• International investing involves special risks such as currency fluctuation and political instability and may not be suitable for all investors. These risks are often heightened for investments in emerging markets.
  • Yahoo! Finance is the source for any reference to the performance of an index between two specific periods.
  • Opinions expressed are subject to change without notice and are not intended as investment advice or to predict future performance.
  • Economic forecasts set forth may not develop as predicted and there can be no guarantee that strategies promoted will be successful.
  • Past performance does not guarantee future results. Investing involves risk, including loss of principal.
  • You cannot invest directly in an index.
  • Stock investing involves risk including loss of principal.
  • The opinions voiced in this material are for general information only and are not intended to provide specific advice or recommendations for any individual. All performance referenced is historical and is no guarantee of future results. All indices are unmanaged and may not be invested into directly. Economic forecasts set forth may not develop as predicted and are subject to change. Investing involves risk including loss of principal.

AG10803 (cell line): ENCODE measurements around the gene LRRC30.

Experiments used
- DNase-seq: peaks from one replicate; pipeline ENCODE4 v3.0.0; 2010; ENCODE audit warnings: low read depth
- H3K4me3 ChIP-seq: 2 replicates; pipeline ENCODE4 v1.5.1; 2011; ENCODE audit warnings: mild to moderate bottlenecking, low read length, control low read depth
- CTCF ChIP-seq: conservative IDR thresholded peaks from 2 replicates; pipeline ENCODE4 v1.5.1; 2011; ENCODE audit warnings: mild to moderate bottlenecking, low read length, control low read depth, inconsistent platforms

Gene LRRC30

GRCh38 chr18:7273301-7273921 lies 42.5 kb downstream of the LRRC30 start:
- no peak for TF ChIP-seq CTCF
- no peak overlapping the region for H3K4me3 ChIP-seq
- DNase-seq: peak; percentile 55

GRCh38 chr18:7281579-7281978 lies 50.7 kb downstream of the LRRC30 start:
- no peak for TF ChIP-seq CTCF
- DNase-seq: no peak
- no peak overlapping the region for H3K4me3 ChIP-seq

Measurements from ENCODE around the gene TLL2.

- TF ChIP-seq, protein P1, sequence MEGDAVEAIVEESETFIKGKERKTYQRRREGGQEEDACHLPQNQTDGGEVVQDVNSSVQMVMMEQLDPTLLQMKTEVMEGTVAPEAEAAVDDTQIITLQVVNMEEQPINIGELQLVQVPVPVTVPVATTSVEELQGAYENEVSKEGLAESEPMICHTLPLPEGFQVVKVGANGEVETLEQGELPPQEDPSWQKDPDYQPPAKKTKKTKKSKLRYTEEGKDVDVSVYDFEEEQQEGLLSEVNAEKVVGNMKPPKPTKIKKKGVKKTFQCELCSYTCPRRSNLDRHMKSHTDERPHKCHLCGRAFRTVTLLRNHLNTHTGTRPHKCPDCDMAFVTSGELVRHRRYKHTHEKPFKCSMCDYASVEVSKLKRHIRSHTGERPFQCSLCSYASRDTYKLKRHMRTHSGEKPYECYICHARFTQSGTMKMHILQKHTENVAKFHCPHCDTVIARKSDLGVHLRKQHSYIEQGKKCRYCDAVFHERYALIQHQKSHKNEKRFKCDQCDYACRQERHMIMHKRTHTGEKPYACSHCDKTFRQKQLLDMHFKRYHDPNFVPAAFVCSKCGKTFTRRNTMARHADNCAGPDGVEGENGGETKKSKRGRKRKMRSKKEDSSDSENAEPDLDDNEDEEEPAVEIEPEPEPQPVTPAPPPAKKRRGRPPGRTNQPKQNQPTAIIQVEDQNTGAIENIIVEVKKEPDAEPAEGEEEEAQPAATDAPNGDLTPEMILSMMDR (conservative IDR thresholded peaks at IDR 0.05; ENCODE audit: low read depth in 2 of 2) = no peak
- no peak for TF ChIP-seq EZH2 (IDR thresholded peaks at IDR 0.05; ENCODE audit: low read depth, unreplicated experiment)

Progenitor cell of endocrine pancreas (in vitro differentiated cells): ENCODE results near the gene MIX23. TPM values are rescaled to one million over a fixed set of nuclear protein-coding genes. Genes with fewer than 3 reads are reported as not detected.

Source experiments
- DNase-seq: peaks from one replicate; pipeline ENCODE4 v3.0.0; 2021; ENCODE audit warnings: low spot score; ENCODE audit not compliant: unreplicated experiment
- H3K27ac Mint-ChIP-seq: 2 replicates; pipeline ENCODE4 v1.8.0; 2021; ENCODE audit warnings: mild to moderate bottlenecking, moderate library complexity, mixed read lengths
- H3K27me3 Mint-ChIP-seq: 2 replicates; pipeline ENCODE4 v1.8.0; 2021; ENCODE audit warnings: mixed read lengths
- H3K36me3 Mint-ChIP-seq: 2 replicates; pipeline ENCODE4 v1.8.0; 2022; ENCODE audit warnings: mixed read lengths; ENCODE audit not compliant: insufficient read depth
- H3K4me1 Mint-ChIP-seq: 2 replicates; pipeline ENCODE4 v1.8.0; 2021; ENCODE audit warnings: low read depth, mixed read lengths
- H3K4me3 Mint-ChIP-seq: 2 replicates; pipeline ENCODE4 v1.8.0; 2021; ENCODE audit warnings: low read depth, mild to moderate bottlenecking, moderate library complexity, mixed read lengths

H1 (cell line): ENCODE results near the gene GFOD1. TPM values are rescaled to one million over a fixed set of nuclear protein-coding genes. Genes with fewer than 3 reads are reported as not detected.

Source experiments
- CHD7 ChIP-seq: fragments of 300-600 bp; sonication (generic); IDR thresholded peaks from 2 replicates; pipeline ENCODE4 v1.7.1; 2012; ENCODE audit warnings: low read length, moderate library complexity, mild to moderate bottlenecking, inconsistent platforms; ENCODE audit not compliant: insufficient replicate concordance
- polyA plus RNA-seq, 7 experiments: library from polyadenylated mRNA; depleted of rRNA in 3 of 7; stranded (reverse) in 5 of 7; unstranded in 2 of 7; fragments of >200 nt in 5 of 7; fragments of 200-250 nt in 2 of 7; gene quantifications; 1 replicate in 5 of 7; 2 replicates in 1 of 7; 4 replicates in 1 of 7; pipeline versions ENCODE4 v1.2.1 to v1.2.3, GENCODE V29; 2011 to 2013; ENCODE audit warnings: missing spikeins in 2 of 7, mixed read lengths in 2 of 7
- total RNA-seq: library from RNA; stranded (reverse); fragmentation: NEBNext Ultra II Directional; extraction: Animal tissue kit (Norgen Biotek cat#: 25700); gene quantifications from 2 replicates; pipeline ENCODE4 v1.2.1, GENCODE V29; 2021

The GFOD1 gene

• The Price-to-Earning (P/E) ratio is a measure of the price paid for a share relative to the annual net income or profit earned by the firm per share. It is a financial ratio used for valuation: a higher P/E ratio means investors are paying more for each unit of net income, thus, the stock is more expensive compared to one with a lower P/E ratio.
  • These views are those of Carson Group Coaching, and not the presenting Representative or the Representative’s Broker/Dealer, and should not be construed as investment advice.
  • This newsletter was prepared by Carson Group Coaching. Carson Group Coaching is not affiliated with the named broker/dealer.
  • The foregoing information has been obtained from sources considered to be reliable, but we do not guarantee it is accurate or complete.
  • Consult your financial professional before making any investment decision.

Sources: (or go to (or go to (or go to (or go to [Pages 4, 11, 13, 15 or see pdf] (or go to (or go to